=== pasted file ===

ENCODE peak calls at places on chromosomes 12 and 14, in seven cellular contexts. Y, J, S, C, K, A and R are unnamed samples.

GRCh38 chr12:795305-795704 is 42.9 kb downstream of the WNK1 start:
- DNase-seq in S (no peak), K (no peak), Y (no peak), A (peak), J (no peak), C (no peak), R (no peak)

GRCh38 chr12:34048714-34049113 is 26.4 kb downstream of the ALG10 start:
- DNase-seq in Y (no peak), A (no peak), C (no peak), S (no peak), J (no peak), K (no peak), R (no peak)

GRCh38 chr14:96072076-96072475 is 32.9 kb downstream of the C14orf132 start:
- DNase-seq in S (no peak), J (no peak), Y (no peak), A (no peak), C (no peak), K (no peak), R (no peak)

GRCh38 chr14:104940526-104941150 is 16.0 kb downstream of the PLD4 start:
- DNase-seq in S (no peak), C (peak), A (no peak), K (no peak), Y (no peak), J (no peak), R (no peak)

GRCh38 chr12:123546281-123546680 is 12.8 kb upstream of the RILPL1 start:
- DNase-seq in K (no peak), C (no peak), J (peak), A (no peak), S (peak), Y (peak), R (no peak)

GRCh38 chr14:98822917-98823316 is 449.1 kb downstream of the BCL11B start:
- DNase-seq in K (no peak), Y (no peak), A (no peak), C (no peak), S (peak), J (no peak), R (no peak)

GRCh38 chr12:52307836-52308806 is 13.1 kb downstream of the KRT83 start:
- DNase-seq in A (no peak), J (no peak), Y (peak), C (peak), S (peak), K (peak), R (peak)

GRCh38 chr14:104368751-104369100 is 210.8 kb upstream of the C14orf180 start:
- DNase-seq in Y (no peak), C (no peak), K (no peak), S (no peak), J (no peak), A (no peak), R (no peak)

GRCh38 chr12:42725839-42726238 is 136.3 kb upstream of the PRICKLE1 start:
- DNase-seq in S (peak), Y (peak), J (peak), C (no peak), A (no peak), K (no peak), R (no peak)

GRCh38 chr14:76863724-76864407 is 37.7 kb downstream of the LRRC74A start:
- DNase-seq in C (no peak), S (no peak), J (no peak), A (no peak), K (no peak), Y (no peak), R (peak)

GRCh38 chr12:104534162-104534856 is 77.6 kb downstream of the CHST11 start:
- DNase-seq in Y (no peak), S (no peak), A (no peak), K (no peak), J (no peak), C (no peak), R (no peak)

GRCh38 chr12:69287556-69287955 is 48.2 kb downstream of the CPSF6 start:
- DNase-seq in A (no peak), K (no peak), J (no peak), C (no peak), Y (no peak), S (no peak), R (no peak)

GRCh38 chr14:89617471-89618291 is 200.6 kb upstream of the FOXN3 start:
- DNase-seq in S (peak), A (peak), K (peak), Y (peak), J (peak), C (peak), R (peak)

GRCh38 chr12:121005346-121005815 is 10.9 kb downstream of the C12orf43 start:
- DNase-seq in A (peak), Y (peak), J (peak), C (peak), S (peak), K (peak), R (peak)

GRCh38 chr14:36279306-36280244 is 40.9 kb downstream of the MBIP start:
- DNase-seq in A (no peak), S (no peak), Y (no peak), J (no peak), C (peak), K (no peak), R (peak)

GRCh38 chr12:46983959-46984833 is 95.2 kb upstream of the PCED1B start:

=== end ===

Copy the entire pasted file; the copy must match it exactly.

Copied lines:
ENCODE peak calls at places on chromosomes 12 and 14, in seven cellular contexts. Y, J, S, C, K, A and R are unnamed samples.

GRCh38 chr12:795305-795704 is 42.9 kb downstream of the WNK1 start:
- DNase-seq in S (no peak), K (no peak), Y (no peak), A (peak), J (no peak), C (no peak), R (no peak)

GRCh38 chr12:34048714-34049113 is 26.4 kb downstream of the ALG10 start:
- DNase-seq in Y (no peak), A (no peak), C (no peak), S (no peak), J (no peak), K (no peak), R (no peak)

GRCh38 chr14:96072076-96072475 is 32.9 kb downstream of the C14orf132 start:
- DNase-seq in S (no peak), J (no peak), Y (no peak), A (no peak), C (no peak), K (no peak), R (no peak)

GRCh38 chr14:104940526-104941150 is 16.0 kb downstream of the PLD4 start:
- DNase-seq in S (no peak), C (peak), A (no peak), K (no peak), Y (no peak), J (no peak), R (no peak)

GRCh38 chr12:123546281-123546680 is 12.8 kb upstream of the RILPL1 start:
- DNase-seq in K (no peak), C (no peak), J (peak), A (no peak), S (peak), Y (peak), R (no peak)

GRCh38 chr14:98822917-98823316 is 449.1 kb downstream of the BCL11B start:
- DNase-seq in K (no peak), Y (no peak), A (no peak), C (no peak), S (peak), J (no peak), R (no peak)

GRCh38 chr12:52307836-52308806 is 13.1 kb downstream of the KRT83 start:
- DNase-seq in A (no peak), J (no peak), Y (peak), C (peak), S (peak), K (peak), R (peak)

GRCh38 chr14:104368751-104369100 is 210.8 kb upstream of the C14orf180 start:
- DNase-seq in Y (no peak), C (no peak), K (no peak), S (no peak), J (no peak), A (no peak), R (no peak)

GRCh38 chr12:42725839-42726238 is 136.3 kb upstream of the PRICKLE1 start:
- DNase-seq in S (peak), Y (peak), J (peak), C (no peak), A (no peak), K (no peak), R (no peak)

GRCh38 chr14:76863724-76864407 is 37.7 kb downstream of the LRRC74A start:
- DNase-seq in C (no peak), S (no peak), J (no peak), A (no peak), K (no peak), Y (no peak), R (peak)

GRCh38 chr12:104534162-104534856 is 77.6 kb downstream of the CHST11 start:
- DNase-seq in Y (no peak), S (no peak), A (no peak), K (no peak), J (no peak), C (no peak), R (no peak)

GRCh38 chr12:69287556-69287955 is 48.2 kb downstream of the CPSF6 start:
- DNase-seq in A (no peak), K (no peak), J (no peak), C (no peak), Y (no peak), S (no peak), R (no peak)

GRCh38 chr14:89617471-89618291 is 200.6 kb upstream of the FOXN3 start:
- DNase-seq in S (peak), A (peak), K (peak), Y (peak), J (peak), C (peak), R (peak)

GRCh38 chr12:121005346-121005815 is 10.9 kb downstream of the C12orf43 start:
- DNase-seq in A (peak), Y (peak), J (peak), C (peak), S (peak), K (peak), R (peak)

GRCh38 chr14:36279306-36280244 is 40.9 kb downstream of the MBIP start:
- DNase-seq in A (no peak), S (no peak), Y (no peak), J (no peak), C (peak), K (no peak), R (peak)

GRCh38 chr12:46983959-46984833 is 95.2 kb upstream of the PCED1B start: